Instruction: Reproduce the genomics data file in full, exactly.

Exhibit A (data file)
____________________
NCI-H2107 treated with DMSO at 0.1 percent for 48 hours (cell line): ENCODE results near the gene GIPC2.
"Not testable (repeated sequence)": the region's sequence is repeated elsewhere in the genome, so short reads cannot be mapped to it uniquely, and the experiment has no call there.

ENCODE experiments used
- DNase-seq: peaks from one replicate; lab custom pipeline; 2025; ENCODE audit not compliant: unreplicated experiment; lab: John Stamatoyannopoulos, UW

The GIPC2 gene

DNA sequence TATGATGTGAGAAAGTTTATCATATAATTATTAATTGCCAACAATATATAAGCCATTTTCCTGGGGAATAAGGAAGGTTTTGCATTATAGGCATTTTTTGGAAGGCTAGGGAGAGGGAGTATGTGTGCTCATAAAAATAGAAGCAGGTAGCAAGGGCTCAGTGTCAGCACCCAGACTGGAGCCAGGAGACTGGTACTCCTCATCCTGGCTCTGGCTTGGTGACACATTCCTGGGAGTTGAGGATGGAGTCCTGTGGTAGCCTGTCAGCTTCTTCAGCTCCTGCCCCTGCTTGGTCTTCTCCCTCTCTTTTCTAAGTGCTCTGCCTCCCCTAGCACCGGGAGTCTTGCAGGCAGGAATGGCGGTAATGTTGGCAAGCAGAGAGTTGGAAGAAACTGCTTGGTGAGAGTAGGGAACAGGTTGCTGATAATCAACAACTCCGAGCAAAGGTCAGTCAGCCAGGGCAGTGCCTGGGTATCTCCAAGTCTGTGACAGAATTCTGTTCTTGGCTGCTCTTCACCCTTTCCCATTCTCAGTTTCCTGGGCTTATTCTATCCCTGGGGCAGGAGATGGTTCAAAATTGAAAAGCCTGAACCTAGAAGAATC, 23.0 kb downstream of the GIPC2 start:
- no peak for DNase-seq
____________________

NCI-H2107 treated with DMSO at 0.1 percent for 48 hours (cell line): ENCODE results near the gene GIPC2.
"Not testable (repeated sequence)": the region's sequence is repeated elsewhere in the genome, so short reads cannot be mapped to it uniquely, and the experiment has no call there.

ENCODE experiments used
- DNase-seq: peaks from one replicate; lab custom pipeline; 2025; ENCODE audit not compliant: unreplicated experiment; lab: John Stamatoyannopoulos, UW

The GIPC2 gene

DNA sequence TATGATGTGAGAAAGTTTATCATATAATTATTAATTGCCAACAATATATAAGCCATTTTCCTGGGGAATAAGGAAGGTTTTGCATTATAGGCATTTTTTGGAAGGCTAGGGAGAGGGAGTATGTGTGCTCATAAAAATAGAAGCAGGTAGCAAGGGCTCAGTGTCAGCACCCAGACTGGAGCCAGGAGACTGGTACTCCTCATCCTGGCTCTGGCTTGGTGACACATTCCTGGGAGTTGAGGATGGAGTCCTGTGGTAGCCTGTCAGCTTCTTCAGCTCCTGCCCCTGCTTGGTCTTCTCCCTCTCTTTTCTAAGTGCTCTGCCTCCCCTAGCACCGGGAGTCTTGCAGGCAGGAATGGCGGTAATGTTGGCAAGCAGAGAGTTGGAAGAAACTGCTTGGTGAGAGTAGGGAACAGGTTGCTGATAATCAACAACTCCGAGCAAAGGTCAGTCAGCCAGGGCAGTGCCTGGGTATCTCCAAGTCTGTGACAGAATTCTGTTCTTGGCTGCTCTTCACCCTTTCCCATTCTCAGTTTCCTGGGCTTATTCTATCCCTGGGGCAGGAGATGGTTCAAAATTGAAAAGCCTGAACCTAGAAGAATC, 23.0 kb downstream of the GIPC2 start:
- no peak for DNase-seq